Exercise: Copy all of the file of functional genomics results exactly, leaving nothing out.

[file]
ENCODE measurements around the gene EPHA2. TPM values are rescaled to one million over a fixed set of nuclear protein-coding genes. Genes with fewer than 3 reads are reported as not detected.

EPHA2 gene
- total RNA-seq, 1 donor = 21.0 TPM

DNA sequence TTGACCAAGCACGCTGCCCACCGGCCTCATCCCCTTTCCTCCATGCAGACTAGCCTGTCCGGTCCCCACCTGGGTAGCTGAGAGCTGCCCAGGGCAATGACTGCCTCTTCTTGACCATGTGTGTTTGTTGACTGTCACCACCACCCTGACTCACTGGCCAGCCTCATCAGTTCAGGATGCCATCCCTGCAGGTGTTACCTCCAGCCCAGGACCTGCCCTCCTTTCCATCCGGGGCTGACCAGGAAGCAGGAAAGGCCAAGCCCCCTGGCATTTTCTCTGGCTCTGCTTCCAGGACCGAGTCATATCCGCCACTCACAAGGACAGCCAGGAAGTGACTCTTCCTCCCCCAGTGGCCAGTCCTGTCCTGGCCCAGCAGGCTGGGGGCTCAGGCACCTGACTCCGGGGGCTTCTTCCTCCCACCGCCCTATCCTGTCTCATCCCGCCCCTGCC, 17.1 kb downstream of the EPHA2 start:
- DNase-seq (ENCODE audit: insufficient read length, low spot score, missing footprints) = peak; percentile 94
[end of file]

ENCODE measurements around the gene EPHA2. TPM values are rescaled to one million over a fixed set of nuclear protein-coding genes. Genes with fewer than 3 reads are reported as not detected.

EPHA2 gene
- total RNA-seq, 1 donor = 21.0 TPM

DNA sequence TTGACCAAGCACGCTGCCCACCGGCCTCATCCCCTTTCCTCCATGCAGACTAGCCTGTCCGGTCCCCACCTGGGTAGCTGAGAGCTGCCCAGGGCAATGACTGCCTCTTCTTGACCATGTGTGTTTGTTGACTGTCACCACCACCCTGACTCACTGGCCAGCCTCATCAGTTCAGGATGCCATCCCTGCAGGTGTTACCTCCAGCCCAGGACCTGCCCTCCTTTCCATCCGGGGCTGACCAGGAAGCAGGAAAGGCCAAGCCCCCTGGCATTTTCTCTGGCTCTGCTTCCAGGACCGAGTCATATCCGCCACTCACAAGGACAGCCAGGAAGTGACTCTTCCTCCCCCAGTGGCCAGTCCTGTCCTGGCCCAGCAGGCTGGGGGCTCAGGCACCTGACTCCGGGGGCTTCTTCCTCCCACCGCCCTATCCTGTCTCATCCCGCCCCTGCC, 17.1 kb downstream of the EPHA2 start:
- DNase-seq (ENCODE audit: insufficient read length, low spot score, missing footprints) = peak; percentile 94